Additionally, technology drives innovation, so new products and services would be developed as people discover and create new technologies. access to a computer at home and only 38% use the internet at least once per day. These figures are unacceptable in todayâ€™s highly-networked world where ICT is perhaps the industry with the greatest potential for creating employment and entrepreneurial opportunities for the population. Greater ICT saturation island-wide will enable development in more areas of the country as more people will be able to work where they are and not have to relocate to the metropolitan areas to seek employment. Additionally, technology drives innovation, so new products and services would be developed as people discover and create new technologies. It could also revolutionize traditional industries, making the work more timely and costefficient.
There seems to be several developments underfoot as local telecommunications companies have taken steps to introduce new technologies to the market, including 3G, 4G (wimax) and fibreoptic internet service, for both business and personal use. Hopefully, the competition generated among these companies will make internet service more affordable to more Jamaicans so we can move up the rankings on the NRI and be more competitive globally. advertisment
It is important to note that most of the technological innovations we see around the world have come from young people, many of whom developed their ideas while in school, like Mark Zuckerberg of Facebook fame. It yourmoney ezine
Start Ups Read. Believe. Succeed
Small Business Banking
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start ups by Tracey-Ann Wisdom
How to Keep Accurate Financial Records
ecord keeping simply means maintaining accurate accounts of all your company’s transactions. There are several benefits to keeping up-to-date financial records, including: having a clear picture of how well your business is doing; greater control over spending, which can help you lower operational costs; improving your chances of securing loans as you will be better able to outline your company’s performance to lending institutions and, of course, greater ease when filing taxes. It might seem like a daunting task, especially for first-time entrepreneurs and those who don’t have a background in finance or accounting, but you don’t have to hire a full-time accountant, an additional cost you might not be able to afford initially. Whether you are just
Devise a system that works for you, such as updating this month’s records and working your way backwards monthly or starting from the earliest month for which no records were kept and working chronologically. starting out or have been in business for a while, here are a few tips that can help get your finances in order: • Expenses: Record all receipts, invoices and bills so you know how much money is being spent and where. According to microfinance organization Accion USA, it is also advised that you open a chequing account for your business, which will track expenses incurred monthly as well as the exact dates of these transactions. • Income: Similarly, note all incoming finances such as payments for goods or services, or the sale of an asset. Record the type of payments (cash or cheque) and the dates received and the source of payments.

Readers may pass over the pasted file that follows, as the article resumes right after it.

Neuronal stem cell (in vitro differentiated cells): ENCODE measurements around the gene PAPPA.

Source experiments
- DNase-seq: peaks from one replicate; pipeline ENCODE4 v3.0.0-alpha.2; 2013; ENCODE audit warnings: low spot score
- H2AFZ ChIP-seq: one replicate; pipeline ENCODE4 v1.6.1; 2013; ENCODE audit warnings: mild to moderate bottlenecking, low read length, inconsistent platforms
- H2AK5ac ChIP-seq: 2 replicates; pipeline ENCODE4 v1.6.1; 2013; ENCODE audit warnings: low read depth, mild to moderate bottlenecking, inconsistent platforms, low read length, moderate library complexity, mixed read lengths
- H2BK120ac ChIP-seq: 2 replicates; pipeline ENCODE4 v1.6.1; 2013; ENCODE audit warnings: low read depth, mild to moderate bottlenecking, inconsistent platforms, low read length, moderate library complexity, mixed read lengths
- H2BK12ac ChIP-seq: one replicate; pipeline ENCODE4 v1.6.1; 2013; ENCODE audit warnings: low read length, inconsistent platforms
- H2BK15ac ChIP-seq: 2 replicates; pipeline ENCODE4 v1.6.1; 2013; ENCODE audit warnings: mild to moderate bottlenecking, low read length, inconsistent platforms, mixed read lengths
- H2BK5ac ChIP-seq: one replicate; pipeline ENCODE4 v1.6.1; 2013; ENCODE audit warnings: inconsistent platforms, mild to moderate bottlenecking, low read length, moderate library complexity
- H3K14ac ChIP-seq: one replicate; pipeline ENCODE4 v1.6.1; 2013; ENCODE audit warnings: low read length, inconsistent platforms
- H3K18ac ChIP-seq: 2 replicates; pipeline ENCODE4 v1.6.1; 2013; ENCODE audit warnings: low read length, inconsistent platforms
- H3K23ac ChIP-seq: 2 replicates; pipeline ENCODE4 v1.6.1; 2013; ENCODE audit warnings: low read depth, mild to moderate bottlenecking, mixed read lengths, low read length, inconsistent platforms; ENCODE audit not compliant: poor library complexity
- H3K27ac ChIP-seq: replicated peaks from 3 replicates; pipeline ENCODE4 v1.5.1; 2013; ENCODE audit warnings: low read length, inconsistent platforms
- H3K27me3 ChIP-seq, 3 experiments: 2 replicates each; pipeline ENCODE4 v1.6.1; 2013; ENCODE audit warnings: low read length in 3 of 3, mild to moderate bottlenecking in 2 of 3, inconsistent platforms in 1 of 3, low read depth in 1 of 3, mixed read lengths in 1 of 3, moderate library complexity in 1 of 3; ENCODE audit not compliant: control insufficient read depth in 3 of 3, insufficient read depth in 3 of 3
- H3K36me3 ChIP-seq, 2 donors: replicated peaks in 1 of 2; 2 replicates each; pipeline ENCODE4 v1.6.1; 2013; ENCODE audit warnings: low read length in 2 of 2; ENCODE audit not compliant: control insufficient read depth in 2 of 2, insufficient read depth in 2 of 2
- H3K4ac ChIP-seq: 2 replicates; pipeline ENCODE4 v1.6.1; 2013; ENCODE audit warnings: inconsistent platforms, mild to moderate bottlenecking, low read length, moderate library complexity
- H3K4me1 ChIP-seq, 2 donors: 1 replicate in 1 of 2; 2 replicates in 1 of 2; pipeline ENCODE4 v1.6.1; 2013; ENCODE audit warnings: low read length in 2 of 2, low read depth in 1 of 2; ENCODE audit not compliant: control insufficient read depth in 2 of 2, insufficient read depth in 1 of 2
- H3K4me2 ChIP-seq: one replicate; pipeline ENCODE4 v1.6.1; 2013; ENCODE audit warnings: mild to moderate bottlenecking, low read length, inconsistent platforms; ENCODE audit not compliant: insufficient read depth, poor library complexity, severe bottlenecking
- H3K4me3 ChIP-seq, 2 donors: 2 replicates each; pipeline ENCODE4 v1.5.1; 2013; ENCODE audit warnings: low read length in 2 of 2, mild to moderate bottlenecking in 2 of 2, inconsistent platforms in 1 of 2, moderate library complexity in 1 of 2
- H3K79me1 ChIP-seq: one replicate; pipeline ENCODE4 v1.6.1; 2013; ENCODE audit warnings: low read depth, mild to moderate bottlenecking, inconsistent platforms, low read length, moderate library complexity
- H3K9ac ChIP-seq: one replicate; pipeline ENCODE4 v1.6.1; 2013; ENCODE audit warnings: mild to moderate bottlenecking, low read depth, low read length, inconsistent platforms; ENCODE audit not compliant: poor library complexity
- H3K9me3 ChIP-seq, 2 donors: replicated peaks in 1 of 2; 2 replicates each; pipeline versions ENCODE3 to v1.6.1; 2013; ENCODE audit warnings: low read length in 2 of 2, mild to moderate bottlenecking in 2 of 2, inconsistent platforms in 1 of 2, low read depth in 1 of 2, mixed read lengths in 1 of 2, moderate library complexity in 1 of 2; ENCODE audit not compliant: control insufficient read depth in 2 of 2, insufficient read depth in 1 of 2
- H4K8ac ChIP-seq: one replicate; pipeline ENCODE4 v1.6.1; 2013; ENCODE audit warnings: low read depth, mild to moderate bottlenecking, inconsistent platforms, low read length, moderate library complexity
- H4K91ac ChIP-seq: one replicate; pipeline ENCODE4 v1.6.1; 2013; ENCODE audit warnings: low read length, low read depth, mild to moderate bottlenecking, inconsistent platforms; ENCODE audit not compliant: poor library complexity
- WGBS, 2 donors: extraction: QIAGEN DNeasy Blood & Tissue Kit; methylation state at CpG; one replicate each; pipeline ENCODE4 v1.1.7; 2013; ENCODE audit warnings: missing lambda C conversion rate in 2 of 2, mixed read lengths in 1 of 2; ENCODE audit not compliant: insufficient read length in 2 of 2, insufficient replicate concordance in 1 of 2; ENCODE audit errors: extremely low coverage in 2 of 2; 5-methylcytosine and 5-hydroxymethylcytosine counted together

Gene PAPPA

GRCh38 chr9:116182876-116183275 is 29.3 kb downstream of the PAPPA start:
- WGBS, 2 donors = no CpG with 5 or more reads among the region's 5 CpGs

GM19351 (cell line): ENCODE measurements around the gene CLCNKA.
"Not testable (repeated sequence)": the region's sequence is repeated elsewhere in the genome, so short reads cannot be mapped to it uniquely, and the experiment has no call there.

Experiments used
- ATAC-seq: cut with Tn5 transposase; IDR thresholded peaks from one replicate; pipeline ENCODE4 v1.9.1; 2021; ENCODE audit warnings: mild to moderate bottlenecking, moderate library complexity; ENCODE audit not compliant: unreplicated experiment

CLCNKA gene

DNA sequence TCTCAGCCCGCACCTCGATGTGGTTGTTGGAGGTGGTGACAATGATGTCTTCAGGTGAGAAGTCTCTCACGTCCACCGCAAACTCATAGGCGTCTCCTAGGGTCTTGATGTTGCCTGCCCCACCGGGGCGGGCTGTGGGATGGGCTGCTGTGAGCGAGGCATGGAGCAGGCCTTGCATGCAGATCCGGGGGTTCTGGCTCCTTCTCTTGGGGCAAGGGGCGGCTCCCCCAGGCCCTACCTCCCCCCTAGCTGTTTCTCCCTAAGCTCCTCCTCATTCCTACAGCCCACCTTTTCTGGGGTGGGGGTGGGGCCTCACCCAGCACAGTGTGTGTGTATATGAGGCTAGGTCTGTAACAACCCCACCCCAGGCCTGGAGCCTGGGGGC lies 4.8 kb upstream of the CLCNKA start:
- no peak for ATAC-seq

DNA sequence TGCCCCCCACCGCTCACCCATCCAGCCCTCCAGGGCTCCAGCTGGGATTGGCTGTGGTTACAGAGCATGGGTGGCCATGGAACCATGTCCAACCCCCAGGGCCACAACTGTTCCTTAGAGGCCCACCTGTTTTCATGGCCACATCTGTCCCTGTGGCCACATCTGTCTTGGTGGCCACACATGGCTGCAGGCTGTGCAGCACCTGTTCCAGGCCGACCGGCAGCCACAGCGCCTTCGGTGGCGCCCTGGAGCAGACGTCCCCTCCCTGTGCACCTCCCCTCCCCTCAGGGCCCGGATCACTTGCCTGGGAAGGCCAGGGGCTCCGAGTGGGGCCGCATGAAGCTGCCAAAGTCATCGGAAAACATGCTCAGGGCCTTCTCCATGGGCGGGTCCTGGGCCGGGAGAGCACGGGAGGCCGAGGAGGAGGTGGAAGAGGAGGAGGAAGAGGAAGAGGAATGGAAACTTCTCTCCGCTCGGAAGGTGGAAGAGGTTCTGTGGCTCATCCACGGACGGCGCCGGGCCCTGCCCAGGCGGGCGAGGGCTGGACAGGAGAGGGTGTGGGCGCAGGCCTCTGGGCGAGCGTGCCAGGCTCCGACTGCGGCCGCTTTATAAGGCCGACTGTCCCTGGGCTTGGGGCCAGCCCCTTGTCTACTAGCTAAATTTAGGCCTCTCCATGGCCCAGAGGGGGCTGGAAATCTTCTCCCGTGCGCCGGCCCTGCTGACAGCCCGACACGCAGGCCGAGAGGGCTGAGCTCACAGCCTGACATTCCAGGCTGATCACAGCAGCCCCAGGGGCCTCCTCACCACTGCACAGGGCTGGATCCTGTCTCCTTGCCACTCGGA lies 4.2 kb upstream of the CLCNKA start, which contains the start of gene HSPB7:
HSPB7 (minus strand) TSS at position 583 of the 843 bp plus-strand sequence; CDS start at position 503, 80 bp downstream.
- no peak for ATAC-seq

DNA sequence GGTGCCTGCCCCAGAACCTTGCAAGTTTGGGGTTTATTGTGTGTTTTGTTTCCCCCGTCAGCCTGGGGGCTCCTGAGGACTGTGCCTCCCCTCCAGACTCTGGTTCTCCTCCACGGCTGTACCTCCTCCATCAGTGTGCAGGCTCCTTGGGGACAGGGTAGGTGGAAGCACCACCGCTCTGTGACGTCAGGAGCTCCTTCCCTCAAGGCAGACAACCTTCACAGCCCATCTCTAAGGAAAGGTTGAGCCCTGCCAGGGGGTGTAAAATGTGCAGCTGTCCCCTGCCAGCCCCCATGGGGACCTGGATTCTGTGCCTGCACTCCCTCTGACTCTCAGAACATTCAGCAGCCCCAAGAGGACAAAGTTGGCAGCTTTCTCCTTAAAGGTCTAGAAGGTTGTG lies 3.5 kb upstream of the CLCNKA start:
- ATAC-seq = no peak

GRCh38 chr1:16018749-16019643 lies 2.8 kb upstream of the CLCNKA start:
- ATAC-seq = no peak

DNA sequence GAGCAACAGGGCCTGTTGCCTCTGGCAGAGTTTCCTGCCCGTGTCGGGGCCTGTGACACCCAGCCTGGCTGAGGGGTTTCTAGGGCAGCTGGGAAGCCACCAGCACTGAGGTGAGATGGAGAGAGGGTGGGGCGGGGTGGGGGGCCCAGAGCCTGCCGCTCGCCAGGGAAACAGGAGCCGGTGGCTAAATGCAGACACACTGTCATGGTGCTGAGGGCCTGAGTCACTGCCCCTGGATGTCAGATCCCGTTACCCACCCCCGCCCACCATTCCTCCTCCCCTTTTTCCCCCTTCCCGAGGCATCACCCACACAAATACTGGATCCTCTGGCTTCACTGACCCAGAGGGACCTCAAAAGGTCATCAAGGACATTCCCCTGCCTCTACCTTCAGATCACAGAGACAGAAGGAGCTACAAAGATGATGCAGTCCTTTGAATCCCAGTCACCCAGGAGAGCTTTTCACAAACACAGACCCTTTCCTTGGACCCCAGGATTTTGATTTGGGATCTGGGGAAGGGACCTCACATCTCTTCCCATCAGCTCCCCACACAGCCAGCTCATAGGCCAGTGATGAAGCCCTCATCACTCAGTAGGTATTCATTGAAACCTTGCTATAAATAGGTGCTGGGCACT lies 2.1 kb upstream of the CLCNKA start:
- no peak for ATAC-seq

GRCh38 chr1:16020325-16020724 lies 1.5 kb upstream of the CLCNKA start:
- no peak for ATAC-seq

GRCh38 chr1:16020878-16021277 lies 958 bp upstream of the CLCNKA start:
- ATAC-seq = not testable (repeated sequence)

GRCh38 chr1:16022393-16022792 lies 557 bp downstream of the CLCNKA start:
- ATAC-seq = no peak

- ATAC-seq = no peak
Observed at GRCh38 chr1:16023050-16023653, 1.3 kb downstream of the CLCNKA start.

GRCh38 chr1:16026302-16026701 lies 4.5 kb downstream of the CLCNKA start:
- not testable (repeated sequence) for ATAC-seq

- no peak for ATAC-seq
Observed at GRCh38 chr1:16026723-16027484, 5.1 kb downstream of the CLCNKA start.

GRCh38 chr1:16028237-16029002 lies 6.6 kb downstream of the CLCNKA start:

• Paper or Software: It is not imperative to keep your records on the computer. You can still use the tried-andtrue ledgers, journals or other accounting stationery. However, if you find using the computer more convenient, you might consider software like Quicken by Intuit or Microsoft Money for single-entry accounting, or Quickbooks from Intuit or Peachtree Accounting from Sage Software for double-entry accounting. • Catching up: It is not too late to start keeping track of your finances, but it will take some time to set things in order. Accion recommends breaking the task down monthly so you don’t get overwhelmed. Devise a system that works for you, such as updating this month’s records and working your way backwards monthly or starting from the earliest month for which no records were kept and working chronologically. • Get help: If you find it all too much to handle, seek assistance from a professional. You can hire a part-time or freelance accountant for a few hours per week or month, as the need arises.
• Inventory: This gives you an accurate picture of what you have in stock versus what you need to purchase and also helps you determine how sales are going. Keep records of the purchase date of the items in stock, purchase price, sale price and sale dates. • Payroll: If you have employees, keep track of all personal information, hours worked and wages paid out. yourmoney ezine